6 Questions with Puppeteer Bart Buch

Bart Buch In the Heart of the Beast Puppet and Mask Theatre Ode to Walt Whitman
Photo courtesy of Bart Buch

Bart Buch of In the Heart of the Beast Puppet and Mask Theatre brings his career-defining play Ode to Walt Whitman back to Minneapolis this November. Based on Federico Garcia Lorca’s poem, the show envisions an unspoken dialogue between Lorca and Whitman in an online chat room and features original music by Martin Dosh alongside live puppetry from Buch and his ensemble. Buch discusses the inspiration behind his play and how the dialogue-free production ultimately conveys its message.


Minnesota Monthly: How did you first come across Lorca’s poem, and what about it made you think it would make a good play?

Bart Buch: I started reading Walt Whitman voraciously after 9/11 to find some hopeful visions of “America.” I also wanted to read responses to Whitman and found Lorca’s “Ode to Walt Whitman.” He expressed disdain and even disgust for [American] commercialism, capitalism, and casual yet serious social ills he saw. Whitman saw a nation full of lovers and comrades while . . . Lorca wrote of the commodification of people and land. I saw similarly that LGBTQ people were being herded into certain . . . acceptable “marketplaces” where we are forced to connect, hidden away from the culture at large. Addressing [this concept] artistically was trying to deal with it, not ignore or run from it.


MNMO: Because there is no spoken dialogue in the play, Martin Dosh’s music comes to the forefront. How did that collaboration come about?

BB: I was sitting at my favorite coffee shop, working on the development of the show and the barista was playing this music that I felt was this perfect balance of acoustic and electronic, optimistic and embracing of technology but based in pure rhythm and beautiful melody. It fit perfectly with what I was envisioning for the show. I asked the owner and barista of the coffee shop and they said, “Oh, that’s my friend Marty. Here’s his number. You should give him a call. He’s a really nice guy.” So I called him. I found out he was a great guy and fan of Walt Whitman. He was excited about the project and we began getting to know each other artistically.


MNMO: In what ways does Whitman’s work speak to issues still relevant to the LGBTQ community today?

BB: Whitman speaks to everyone. I think he was a prophet of sorts. He saw that [LGBTQ people] are very instrumental in the acceptance of love in many forms, and that lovers and comrades are a very strong root of democracy. His vision was of the common person, the common place and yet tied to the cosmos, interconnected with everything. I believe he would embrace technological connections . . . to further [his vision].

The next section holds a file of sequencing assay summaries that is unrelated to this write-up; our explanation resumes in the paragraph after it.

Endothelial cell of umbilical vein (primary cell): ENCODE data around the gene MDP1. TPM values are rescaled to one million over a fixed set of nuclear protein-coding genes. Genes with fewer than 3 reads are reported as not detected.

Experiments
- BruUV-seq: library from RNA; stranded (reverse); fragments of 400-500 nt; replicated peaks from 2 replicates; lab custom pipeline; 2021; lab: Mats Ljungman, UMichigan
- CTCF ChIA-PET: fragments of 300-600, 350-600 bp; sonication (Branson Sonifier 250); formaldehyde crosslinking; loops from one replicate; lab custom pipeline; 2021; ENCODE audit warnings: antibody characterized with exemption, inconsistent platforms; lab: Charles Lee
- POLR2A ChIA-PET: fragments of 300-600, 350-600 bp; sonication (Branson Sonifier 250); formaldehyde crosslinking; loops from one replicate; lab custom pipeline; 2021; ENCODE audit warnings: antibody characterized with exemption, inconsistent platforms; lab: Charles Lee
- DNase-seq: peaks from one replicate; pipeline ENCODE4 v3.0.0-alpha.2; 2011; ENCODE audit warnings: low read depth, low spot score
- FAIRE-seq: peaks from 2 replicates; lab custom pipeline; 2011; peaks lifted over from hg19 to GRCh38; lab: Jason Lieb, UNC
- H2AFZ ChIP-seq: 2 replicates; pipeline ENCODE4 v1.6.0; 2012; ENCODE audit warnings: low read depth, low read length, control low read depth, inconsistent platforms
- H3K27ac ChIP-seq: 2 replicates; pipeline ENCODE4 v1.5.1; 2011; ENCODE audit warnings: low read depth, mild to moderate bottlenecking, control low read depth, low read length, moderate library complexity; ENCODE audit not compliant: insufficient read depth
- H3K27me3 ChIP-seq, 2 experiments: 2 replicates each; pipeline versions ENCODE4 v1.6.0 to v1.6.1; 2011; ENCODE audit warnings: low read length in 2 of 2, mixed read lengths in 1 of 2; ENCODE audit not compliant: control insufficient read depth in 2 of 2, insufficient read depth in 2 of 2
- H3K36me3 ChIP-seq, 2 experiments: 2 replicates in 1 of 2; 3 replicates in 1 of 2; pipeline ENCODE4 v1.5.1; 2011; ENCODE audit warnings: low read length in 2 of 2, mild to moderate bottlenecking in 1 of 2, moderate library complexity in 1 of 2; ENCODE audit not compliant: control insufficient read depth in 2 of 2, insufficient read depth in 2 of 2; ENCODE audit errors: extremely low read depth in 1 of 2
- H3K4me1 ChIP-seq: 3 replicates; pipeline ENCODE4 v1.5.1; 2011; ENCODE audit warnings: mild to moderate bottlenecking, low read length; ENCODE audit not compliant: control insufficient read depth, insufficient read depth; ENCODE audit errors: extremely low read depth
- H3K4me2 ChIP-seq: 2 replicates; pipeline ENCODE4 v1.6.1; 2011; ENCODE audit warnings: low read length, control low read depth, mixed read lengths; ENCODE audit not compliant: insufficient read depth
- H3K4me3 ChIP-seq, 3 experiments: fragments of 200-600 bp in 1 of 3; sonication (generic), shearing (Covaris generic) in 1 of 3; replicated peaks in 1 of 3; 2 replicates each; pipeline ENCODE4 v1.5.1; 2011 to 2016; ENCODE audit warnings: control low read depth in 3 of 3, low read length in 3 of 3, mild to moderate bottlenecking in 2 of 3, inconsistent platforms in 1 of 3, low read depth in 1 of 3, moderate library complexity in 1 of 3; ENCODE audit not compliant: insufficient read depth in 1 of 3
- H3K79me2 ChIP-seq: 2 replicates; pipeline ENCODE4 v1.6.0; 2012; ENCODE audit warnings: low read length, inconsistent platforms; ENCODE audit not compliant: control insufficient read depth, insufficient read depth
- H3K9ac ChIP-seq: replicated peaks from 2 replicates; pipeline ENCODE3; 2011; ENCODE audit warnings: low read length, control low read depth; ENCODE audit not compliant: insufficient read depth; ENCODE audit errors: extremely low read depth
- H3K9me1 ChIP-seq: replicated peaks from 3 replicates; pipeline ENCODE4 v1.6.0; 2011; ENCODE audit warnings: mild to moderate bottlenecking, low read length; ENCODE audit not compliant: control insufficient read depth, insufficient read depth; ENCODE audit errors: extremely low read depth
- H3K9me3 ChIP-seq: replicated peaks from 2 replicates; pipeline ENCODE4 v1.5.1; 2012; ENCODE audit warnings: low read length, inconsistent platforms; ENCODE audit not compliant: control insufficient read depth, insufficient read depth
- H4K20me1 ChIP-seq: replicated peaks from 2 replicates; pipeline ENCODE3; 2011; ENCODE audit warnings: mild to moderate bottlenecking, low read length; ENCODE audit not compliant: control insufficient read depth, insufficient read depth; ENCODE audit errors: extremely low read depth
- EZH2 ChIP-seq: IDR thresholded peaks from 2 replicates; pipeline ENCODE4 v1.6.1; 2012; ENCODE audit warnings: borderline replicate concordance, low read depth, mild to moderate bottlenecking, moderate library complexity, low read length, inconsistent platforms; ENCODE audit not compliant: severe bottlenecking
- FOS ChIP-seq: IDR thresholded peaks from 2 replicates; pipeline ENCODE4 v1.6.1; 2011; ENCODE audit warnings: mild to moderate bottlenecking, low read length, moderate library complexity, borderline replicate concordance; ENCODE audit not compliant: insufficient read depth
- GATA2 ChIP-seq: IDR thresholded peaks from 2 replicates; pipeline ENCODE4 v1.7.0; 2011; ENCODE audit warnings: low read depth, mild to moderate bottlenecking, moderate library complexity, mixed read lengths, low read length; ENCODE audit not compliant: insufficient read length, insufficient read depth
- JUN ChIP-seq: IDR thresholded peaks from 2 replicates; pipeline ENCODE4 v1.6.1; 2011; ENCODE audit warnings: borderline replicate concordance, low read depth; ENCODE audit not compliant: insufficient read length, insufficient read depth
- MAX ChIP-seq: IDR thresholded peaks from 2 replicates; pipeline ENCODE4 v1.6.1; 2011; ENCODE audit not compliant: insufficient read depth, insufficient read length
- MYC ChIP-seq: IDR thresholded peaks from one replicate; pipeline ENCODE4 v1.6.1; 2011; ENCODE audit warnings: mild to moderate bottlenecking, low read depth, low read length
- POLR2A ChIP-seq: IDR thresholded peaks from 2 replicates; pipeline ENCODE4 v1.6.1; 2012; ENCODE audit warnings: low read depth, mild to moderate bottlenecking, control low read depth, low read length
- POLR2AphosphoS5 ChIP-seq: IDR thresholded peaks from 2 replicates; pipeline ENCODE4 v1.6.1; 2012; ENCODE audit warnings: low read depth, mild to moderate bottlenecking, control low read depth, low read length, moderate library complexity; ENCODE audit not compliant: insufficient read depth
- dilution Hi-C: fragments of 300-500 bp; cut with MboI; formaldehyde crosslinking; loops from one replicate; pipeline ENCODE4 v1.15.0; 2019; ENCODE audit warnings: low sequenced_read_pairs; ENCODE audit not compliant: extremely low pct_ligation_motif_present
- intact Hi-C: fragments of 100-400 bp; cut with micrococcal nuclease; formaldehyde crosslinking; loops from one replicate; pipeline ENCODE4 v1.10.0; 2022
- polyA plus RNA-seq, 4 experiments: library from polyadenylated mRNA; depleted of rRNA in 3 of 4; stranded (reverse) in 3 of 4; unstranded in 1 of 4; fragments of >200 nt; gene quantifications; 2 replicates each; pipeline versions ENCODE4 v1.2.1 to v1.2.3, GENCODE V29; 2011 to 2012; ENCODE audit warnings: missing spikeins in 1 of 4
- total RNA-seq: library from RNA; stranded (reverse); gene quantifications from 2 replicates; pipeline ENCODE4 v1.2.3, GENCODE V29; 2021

MNMO: How do the different kinds of puppets and projections you use relate to the “dialogue” between Whitman and Lorca?

BB: I spent three years developing the show, so I made a lot of time to explore with different forms. I believe using multiple forms of puppetry can convey different aspects of the same characters. So, in Ode to Walt Whitman, Lorca and Whitman’s characters are embodied as masks, hand puppets, bunraku-inspired puppets, shadows and toy theatre. I needed all these forms to enter this dialogue into visual and movement mediums. Also, I really think of the online avatars as virtual puppets, with keys, screens and trackpads as controls instead of rods or strings.


MNMO: In what ways did you go about conveying the writers’ connection without using spoken words?

BB: One main way is that I spliced their poetry together as an online chat that the audience reads sometimes for up to three minutes between puppet scenes. The physical puppet movement and visual imagery is another way I keep the conversation going. The enveloping musical language Dosh provides is crucial to the emotional dialogue. I also came out as an artist in poem-form so this greatly influences my style. I have been calling my work puppet-poems for the last few years and feel it’s the most accurate description of what I make.


MNMO: Does this play have a general message? If so, is it optimistic or cynical? What do you want theatergoers to take away from it?

BB: Well, it’s an ode to Walt, not Lorca so [I agree with Lorca’s] frustration, yet I’m following Whitman’s vision for the country. I would like to inspire some reflection on how we connect, especially at this time in history where we are being heavily inundated by [social media]. Is this connecting us or isolating us? Both could be true, but I think some reflection time at a puppet show or reading Walt Whitman’s poetry might be a good thing for us right now. And I would like people to carry forward this quote I use of Uncle Walt’s in the show, “I wish to infuse myself among you ‘til I see it is common for you to walk hand-in-hand.”


Ode to Walt Whitman runs November 5-7 at Intermedia Arts, 2822 Lyndale Ave. S., Minneapolis. Purchase tickets here.